And when this discovery is made, it often means that men are offended in Him. For His demand involves a costly disturbance in the regulation of home and business and social life, according to His order. It means possibly for some the relinquishing of a kind of popularity which exists only because of shameful silence regarding Him. It involves others in the severance of ties which have become a large part of their life, and the sacrifice of material prosperities which partake of the nature of unrighteousness. It means for all the end of self-indulgence, a crucifixion in order to a coronation, a dethronement in order to an enthronement.
And when all this comes to be clearly apprehended, then it is that men are offended in Christ. When He says: "Cut off thy right hand; pluck out thy right eye; forsake all that you have; take up the cross and follow Me", then comes the test which determines everything. Then too often men go back to walk no more with Him. Not because they do not understand Him, but because they have come to know Him too well! When He comes to be recognized, not only as the Christ of the sympathetic heart, but also as the Christ of the steadfastly set face, then great is the blessedness of the unoffended.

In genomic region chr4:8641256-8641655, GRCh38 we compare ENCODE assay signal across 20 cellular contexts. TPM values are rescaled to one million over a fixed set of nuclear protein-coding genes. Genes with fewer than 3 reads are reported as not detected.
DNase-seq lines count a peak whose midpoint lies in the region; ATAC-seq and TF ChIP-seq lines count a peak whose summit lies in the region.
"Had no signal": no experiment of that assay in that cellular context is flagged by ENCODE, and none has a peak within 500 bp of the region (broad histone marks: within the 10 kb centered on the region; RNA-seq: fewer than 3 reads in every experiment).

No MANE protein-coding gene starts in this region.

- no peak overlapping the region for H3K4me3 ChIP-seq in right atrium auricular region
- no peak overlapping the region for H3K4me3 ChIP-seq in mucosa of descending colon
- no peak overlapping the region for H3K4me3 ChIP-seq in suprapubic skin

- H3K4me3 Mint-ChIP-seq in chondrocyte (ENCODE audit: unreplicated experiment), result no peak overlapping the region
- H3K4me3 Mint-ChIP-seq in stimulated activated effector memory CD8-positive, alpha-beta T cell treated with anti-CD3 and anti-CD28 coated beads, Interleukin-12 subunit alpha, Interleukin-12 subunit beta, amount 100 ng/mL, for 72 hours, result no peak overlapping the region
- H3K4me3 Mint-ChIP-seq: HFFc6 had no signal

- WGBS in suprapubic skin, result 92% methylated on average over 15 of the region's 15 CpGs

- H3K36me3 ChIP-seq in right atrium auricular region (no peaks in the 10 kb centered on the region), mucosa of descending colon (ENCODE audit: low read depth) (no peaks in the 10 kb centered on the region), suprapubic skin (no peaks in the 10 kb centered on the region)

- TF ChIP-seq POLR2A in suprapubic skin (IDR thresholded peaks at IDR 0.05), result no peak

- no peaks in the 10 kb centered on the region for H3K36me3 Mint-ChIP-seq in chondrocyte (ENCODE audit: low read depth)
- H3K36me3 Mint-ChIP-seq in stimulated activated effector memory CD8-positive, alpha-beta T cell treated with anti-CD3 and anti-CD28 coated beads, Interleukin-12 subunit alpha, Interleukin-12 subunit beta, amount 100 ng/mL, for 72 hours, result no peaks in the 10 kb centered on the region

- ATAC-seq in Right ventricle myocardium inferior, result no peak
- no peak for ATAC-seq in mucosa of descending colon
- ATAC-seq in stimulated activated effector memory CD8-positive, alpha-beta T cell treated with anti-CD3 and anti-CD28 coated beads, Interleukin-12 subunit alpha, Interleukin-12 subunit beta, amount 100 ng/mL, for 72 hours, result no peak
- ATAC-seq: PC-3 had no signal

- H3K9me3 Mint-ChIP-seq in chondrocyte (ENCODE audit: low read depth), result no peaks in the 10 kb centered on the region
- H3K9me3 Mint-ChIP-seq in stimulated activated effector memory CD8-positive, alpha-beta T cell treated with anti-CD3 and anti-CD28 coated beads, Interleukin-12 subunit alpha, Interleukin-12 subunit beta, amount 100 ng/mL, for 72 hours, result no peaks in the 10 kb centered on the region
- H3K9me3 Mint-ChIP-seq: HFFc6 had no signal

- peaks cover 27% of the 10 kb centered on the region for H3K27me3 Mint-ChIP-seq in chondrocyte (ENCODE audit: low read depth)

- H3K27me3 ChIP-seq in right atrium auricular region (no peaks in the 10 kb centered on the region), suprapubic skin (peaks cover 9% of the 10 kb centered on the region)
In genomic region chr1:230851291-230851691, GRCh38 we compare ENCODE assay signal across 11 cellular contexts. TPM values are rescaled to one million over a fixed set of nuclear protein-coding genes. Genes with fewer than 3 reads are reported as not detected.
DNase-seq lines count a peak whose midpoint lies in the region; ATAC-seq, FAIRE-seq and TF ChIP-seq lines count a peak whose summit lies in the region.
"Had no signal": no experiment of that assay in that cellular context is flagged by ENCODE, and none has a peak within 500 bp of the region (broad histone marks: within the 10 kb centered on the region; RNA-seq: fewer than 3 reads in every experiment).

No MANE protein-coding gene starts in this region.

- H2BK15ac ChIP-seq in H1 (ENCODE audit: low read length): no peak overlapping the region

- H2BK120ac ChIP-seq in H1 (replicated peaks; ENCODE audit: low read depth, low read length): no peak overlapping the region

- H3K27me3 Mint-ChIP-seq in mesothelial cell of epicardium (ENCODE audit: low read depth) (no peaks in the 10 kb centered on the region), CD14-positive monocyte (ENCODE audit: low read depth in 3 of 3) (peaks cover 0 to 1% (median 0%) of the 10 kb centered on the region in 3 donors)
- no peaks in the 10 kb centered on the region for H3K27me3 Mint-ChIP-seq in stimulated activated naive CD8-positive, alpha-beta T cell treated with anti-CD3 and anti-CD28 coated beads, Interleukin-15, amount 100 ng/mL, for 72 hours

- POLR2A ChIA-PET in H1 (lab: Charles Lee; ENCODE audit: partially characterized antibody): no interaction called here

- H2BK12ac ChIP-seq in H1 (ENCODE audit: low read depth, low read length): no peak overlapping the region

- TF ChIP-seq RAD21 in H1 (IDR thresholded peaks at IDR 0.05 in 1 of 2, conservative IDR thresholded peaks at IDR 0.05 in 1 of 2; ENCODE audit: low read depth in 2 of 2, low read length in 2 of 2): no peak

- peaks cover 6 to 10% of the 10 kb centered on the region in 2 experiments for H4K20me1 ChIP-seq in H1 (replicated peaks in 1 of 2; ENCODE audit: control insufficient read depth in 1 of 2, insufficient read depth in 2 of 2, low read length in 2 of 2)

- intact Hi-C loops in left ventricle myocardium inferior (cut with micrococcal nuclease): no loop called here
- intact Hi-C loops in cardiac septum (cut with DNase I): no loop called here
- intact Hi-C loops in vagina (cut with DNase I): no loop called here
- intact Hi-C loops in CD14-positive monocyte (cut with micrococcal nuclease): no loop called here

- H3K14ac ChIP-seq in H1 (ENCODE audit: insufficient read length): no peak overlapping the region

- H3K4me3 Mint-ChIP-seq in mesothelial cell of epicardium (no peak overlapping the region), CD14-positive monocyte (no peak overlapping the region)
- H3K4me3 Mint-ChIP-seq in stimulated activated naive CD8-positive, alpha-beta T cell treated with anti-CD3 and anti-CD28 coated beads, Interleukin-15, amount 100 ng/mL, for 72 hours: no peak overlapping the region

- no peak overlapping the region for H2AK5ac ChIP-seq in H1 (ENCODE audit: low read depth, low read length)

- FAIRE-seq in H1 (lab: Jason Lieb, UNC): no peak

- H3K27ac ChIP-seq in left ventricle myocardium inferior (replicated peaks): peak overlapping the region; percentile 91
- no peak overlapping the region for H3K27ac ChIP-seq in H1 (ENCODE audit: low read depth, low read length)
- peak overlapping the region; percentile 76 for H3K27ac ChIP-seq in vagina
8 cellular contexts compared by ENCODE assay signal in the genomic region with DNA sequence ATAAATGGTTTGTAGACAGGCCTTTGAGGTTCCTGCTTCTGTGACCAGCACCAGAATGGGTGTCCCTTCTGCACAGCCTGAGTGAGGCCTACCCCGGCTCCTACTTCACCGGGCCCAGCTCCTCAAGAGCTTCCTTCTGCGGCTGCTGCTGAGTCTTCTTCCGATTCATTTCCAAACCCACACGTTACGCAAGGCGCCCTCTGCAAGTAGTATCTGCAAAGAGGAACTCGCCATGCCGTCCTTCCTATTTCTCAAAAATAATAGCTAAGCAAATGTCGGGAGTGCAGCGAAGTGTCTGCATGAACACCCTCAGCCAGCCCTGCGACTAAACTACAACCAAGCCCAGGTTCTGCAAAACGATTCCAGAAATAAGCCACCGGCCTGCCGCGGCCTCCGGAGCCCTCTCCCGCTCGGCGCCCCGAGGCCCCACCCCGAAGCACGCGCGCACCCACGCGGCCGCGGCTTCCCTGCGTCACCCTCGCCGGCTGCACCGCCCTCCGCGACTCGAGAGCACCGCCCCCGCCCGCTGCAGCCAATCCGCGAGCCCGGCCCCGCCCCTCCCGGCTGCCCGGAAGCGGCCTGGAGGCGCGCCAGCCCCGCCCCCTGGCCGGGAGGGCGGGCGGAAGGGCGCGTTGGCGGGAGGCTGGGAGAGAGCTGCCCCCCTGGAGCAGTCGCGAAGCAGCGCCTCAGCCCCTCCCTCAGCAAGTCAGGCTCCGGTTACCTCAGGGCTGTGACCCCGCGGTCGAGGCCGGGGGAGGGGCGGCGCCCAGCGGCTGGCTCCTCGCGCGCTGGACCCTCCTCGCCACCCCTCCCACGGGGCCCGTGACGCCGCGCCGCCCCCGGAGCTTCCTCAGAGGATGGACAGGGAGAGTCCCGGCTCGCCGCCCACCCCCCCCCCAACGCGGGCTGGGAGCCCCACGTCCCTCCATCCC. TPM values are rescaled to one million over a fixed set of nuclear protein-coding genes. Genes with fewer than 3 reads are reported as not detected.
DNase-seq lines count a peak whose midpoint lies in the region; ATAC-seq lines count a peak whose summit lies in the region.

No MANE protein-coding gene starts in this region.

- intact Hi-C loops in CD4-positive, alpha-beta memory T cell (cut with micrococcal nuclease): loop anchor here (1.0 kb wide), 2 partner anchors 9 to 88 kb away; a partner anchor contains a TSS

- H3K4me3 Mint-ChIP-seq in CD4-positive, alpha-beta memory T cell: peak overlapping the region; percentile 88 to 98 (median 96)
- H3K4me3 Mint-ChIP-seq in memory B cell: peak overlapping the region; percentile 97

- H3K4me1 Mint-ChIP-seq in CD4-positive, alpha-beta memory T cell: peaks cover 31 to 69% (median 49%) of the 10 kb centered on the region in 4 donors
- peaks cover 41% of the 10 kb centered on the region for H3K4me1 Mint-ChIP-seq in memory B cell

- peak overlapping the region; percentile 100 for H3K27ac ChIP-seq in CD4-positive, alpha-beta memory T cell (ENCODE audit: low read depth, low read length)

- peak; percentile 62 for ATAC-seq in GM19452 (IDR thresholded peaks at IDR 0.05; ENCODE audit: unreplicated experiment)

Then there is the mystery of His contradictions. It often seems as though Christ were unsympathetic with our best desires, with those desires which have originated in our fellowship with Himself. You want, for instance, to do some great service and to fill some great sphere; but Christ's answer to your longing is to set you down to face the difficulties of a small work in a place where there is little, if any, recognition of your toil. You ask for spiritual service, and all that has been granted is a monotonous round of secular duty. And you are in danger of being offended in Him, just because there seems so little justification for His treatment of your high aim.